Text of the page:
Sunday, May 31, 2015

€1.2bn for Irish farmers

There has been an amount of publicity on making public the sums of money Irish farmers received in 2014 under the EU Common Agricultrual Policy (Cap).

Irish farmers received €1.2 billion last year.

France got the largest Cap amount in 2014, receiving more than €9 billion. Ireland was the 11th largest beneficiary.

The Cap was introduced after World War ll to guarantee food security. But its aims have broadened over the years.

5 comments:

Gerard Norton said...

CAP, surely ...,,,
What makes people do it?

Michael Commane said...

Because Cap can be pronounced as a word, it's just the first letter in the acronym, which is uppercased.

Gerard said...

I prefer to follow EU and Irish official usage on CAP. This is not least because this seems to be how those who administer the CAP refer to it. What you describe follows a BBC and European English phenomenon, indicating that a word has passed into the normal lexicon and therefore does not need capitalization of any sort as an acronym. So with radar, fax, scuba, etc. Will Cap eventually become cap, to the confusion of many in Ireland? The Chicago Manual of Style 14.15 says that acronyms are usually set in full capitals with no periods.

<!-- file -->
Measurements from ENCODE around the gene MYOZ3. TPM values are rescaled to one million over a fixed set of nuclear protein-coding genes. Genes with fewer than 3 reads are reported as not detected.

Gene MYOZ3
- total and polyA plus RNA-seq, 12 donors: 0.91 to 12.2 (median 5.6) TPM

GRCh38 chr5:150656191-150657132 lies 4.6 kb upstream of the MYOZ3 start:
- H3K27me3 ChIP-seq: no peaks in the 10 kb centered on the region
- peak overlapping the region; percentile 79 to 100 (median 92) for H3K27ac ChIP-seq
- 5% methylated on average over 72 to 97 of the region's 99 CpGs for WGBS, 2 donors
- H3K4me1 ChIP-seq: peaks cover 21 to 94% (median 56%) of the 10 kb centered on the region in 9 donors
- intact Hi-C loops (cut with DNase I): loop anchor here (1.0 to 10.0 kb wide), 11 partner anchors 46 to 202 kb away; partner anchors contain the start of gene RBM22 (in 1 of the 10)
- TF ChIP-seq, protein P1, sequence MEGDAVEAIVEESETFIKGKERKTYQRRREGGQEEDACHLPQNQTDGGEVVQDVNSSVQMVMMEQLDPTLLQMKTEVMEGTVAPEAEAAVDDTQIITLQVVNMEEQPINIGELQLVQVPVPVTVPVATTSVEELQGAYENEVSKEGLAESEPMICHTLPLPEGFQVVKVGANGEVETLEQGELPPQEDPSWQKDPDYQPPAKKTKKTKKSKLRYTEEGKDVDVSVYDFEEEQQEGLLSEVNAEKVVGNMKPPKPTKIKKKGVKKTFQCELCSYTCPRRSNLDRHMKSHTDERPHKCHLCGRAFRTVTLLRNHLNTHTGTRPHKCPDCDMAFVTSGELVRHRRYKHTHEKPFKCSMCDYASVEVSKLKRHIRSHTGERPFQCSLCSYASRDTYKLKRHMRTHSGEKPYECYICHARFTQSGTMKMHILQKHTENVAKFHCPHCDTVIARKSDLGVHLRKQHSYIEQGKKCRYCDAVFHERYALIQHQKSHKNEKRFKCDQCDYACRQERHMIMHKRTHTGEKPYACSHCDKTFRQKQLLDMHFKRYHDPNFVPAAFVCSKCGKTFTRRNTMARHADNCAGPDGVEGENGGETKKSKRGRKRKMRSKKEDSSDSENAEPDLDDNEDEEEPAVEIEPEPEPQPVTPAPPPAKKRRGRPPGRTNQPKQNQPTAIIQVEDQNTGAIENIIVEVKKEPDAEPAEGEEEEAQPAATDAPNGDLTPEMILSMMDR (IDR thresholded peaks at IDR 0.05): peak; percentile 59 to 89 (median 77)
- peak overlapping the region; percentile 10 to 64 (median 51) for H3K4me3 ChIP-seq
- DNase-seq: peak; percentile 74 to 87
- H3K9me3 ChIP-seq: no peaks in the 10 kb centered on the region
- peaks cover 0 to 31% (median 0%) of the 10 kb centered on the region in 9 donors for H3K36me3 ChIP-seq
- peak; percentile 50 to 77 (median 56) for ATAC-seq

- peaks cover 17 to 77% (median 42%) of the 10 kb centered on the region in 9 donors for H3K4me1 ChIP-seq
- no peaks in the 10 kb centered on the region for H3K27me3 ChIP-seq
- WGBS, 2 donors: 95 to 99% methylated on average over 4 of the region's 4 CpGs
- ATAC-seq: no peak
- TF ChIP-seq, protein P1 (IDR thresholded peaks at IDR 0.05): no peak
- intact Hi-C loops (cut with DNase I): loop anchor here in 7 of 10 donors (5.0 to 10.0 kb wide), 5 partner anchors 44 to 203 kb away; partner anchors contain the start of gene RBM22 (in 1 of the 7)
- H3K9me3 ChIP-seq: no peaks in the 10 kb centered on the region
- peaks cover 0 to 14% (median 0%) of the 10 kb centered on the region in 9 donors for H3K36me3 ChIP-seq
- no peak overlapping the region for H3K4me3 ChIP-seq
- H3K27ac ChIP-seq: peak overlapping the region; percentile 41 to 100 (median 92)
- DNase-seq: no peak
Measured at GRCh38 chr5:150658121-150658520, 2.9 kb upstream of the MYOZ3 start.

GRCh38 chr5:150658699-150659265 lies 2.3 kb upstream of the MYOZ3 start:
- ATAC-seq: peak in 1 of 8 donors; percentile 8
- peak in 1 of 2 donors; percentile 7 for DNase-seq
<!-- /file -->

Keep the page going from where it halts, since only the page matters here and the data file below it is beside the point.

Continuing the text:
Michael Commane said...

Maybe style and taste play a role.
It seems most serious publications in Ireland spell it 'capitalisation'.

Gerard said...

The Oxford dictionary, since the first edition, has used "-ize" forms. It cited the first usage as 1425, according to http://blog.oxforddictionaries.com/2011/03/ize-or-ise/ of Oxford University Press.
This goes on to note that the use of ‘-ize’ spellings is part of the house style at Oxford University Press. Serious enough?
I have moved to American usage in recent years, for publication purposes. However, when studying classical Greek I was told as a rule of thumb that terms derived from Greek roots ending in "izw" would normally have English derivatives in Z, others varied according to derivation, etc.